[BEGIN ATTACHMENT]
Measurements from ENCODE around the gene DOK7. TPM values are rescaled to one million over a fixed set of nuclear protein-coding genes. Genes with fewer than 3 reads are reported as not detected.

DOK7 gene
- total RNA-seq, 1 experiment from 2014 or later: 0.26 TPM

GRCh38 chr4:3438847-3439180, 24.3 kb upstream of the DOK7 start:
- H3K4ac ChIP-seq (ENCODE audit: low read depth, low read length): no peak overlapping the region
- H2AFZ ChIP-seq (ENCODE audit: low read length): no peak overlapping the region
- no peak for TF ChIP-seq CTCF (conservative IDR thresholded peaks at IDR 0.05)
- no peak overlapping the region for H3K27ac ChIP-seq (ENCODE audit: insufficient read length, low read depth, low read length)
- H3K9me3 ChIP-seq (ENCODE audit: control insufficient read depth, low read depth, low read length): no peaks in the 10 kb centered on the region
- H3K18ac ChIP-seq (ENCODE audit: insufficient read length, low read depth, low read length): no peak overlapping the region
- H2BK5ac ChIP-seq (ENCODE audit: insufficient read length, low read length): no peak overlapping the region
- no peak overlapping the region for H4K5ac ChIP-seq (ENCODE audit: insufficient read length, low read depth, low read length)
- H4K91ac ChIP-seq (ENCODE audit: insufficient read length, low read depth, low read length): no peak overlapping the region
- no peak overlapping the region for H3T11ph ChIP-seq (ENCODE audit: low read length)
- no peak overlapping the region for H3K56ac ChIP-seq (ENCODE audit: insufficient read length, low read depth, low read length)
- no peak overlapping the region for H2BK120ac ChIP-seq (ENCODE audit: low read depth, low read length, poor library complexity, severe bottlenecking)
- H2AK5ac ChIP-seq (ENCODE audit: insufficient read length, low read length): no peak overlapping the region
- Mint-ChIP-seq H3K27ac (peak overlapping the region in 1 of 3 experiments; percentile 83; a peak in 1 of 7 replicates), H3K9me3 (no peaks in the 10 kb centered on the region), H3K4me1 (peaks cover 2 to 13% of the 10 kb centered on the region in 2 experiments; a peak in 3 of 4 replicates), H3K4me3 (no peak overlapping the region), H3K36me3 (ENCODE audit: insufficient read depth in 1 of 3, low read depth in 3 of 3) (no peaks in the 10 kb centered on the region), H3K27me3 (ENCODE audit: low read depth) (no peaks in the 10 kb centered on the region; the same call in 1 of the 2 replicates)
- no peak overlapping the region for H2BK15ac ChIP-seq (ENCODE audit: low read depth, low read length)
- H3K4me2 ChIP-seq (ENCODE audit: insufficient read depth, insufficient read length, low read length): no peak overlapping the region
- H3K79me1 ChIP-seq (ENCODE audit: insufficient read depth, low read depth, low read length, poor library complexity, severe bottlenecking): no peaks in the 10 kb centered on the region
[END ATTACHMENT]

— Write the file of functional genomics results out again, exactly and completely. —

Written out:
Measurements from ENCODE around the gene DOK7. TPM values are rescaled to one million over a fixed set of nuclear protein-coding genes. Genes with fewer than 3 reads are reported as not detected.

DOK7 gene
- total RNA-seq, 1 experiment from 2014 or later: 0.26 TPM

GRCh38 chr4:3438847-3439180, 24.3 kb upstream of the DOK7 start:
- H3K4ac ChIP-seq (ENCODE audit: low read depth, low read length): no peak overlapping the region
- H2AFZ ChIP-seq (ENCODE audit: low read length): no peak overlapping the region
- no peak for TF ChIP-seq CTCF (conservative IDR thresholded peaks at IDR 0.05)
- no peak overlapping the region for H3K27ac ChIP-seq (ENCODE audit: insufficient read length, low read depth, low read length)
- H3K9me3 ChIP-seq (ENCODE audit: control insufficient read depth, low read depth, low read length): no peaks in the 10 kb centered on the region
- H3K18ac ChIP-seq (ENCODE audit: insufficient read length, low read depth, low read length): no peak overlapping the region
- H2BK5ac ChIP-seq (ENCODE audit: insufficient read length, low read length): no peak overlapping the region
- no peak overlapping the region for H4K5ac ChIP-seq (ENCODE audit: insufficient read length, low read depth, low read length)
- H4K91ac ChIP-seq (ENCODE audit: insufficient read length, low read depth, low read length): no peak overlapping the region
- no peak overlapping the region for H3T11ph ChIP-seq (ENCODE audit: low read length)
- no peak overlapping the region for H3K56ac ChIP-seq (ENCODE audit: insufficient read length, low read depth, low read length)
- no peak overlapping the region for H2BK120ac ChIP-seq (ENCODE audit: low read depth, low read length, poor library complexity, severe bottlenecking)
- H2AK5ac ChIP-seq (ENCODE audit: insufficient read length, low read length): no peak overlapping the region
- Mint-ChIP-seq H3K27ac (peak overlapping the region in 1 of 3 experiments; percentile 83; a peak in 1 of 7 replicates), H3K9me3 (no peaks in the 10 kb centered on the region), H3K4me1 (peaks cover 2 to 13% of the 10 kb centered on the region in 2 experiments; a peak in 3 of 4 replicates), H3K4me3 (no peak overlapping the region), H3K36me3 (ENCODE audit: insufficient read depth in 1 of 3, low read depth in 3 of 3) (no peaks in the 10 kb centered on the region), H3K27me3 (ENCODE audit: low read depth) (no peaks in the 10 kb centered on the region; the same call in 1 of the 2 replicates)
- no peak overlapping the region for H2BK15ac ChIP-seq (ENCODE audit: low read depth, low read length)
- H3K4me2 ChIP-seq (ENCODE audit: insufficient read depth, insufficient read length, low read length): no peak overlapping the region
- H3K79me1 ChIP-seq (ENCODE audit: insufficient read depth, low read depth, low read length, poor library complexity, severe bottlenecking): no peaks in the 10 kb centered on the region